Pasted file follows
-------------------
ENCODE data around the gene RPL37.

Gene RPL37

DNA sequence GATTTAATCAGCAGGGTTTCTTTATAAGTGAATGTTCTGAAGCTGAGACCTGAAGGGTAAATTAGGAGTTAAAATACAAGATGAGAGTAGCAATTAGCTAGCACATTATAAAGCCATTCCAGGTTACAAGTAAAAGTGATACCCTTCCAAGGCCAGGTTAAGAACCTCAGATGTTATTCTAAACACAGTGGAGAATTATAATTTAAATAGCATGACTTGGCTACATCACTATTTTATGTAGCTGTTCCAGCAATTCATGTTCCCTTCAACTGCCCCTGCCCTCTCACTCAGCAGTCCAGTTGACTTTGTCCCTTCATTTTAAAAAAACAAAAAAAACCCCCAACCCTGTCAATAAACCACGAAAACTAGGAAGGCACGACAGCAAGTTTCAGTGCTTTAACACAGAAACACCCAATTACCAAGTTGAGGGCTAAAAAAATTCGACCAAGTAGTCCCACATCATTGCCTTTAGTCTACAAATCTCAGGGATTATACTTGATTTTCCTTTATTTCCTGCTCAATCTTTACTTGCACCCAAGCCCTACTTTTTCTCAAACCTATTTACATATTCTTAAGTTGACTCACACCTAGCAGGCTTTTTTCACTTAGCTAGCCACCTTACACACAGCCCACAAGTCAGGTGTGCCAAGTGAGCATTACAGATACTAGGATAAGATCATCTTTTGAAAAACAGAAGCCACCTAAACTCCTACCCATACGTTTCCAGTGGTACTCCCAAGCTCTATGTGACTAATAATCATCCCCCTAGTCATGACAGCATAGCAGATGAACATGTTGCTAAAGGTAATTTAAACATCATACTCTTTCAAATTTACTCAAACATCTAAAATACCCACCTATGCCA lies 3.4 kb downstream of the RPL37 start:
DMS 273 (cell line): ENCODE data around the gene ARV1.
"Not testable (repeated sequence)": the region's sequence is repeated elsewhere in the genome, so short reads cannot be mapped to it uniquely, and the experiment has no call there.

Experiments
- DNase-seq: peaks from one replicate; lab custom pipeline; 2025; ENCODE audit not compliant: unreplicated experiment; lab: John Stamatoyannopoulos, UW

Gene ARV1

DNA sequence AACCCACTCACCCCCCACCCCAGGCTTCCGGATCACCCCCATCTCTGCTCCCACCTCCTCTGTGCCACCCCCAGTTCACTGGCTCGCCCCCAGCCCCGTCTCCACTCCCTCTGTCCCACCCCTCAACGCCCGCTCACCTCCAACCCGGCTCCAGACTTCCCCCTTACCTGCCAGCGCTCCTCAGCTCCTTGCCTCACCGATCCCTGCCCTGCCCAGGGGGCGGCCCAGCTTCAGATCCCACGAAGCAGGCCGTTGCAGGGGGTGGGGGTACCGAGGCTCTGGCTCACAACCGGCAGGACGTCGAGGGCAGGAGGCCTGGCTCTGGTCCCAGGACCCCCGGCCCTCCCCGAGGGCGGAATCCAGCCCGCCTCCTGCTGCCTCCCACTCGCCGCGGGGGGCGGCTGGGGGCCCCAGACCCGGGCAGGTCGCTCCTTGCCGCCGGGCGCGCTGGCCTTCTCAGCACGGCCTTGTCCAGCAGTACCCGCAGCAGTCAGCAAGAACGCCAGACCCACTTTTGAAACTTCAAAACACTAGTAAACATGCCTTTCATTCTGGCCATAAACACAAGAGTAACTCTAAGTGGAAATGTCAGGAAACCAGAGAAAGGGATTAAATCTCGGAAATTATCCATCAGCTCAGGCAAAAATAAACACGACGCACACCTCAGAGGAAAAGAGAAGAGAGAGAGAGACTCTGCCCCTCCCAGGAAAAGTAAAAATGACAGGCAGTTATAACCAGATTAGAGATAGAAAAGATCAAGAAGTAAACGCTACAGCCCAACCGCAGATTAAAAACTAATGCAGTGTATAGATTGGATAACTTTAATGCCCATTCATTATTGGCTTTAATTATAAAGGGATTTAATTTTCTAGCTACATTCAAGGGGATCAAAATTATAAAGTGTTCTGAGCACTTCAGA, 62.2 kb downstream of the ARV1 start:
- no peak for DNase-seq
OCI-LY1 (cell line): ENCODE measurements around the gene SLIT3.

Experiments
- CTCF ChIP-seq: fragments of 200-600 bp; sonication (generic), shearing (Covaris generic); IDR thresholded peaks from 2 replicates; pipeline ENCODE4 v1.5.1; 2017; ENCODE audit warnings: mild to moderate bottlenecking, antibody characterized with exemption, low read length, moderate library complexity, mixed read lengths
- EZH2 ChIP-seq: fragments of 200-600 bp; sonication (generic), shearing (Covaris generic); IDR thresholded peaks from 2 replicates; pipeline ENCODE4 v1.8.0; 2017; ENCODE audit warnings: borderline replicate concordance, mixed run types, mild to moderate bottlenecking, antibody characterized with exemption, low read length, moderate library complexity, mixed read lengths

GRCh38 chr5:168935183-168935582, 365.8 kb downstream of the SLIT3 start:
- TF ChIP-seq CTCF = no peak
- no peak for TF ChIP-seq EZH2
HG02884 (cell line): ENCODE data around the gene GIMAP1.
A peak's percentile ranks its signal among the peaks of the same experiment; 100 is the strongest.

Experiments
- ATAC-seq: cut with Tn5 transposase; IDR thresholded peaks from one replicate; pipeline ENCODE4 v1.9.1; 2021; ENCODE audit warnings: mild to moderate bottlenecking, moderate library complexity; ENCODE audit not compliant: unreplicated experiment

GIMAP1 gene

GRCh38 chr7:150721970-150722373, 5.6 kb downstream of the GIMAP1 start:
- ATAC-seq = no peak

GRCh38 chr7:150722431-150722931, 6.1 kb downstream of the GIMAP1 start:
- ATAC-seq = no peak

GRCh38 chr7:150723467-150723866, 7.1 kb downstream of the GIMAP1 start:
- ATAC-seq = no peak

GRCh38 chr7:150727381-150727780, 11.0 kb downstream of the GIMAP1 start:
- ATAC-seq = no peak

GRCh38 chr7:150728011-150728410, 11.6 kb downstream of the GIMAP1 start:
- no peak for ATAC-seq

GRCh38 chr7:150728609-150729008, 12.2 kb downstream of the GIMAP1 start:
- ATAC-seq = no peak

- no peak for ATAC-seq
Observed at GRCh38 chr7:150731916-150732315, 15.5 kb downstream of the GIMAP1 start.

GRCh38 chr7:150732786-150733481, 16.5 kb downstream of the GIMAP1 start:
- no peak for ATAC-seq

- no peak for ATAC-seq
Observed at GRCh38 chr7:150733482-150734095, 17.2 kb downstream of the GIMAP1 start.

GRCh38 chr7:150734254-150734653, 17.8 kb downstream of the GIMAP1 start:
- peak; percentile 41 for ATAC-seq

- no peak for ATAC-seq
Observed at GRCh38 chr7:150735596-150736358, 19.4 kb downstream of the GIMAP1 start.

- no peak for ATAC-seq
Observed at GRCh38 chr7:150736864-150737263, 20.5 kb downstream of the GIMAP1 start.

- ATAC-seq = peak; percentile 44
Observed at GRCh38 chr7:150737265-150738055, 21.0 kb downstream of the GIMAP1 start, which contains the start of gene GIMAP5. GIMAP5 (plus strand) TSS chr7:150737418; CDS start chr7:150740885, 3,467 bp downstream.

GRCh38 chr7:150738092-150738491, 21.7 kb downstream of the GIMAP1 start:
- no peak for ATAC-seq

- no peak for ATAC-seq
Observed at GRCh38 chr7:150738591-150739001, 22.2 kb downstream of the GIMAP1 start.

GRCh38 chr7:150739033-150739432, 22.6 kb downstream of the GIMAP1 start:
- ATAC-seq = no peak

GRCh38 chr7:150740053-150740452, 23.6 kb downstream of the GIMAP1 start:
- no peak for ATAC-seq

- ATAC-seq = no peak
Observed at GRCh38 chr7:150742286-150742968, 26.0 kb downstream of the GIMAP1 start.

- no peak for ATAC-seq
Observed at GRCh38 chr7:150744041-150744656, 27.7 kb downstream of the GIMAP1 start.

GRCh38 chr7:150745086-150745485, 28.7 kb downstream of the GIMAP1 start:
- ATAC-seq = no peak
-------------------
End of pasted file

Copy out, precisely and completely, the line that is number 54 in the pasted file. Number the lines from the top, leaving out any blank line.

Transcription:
- ATAC-seq = no peak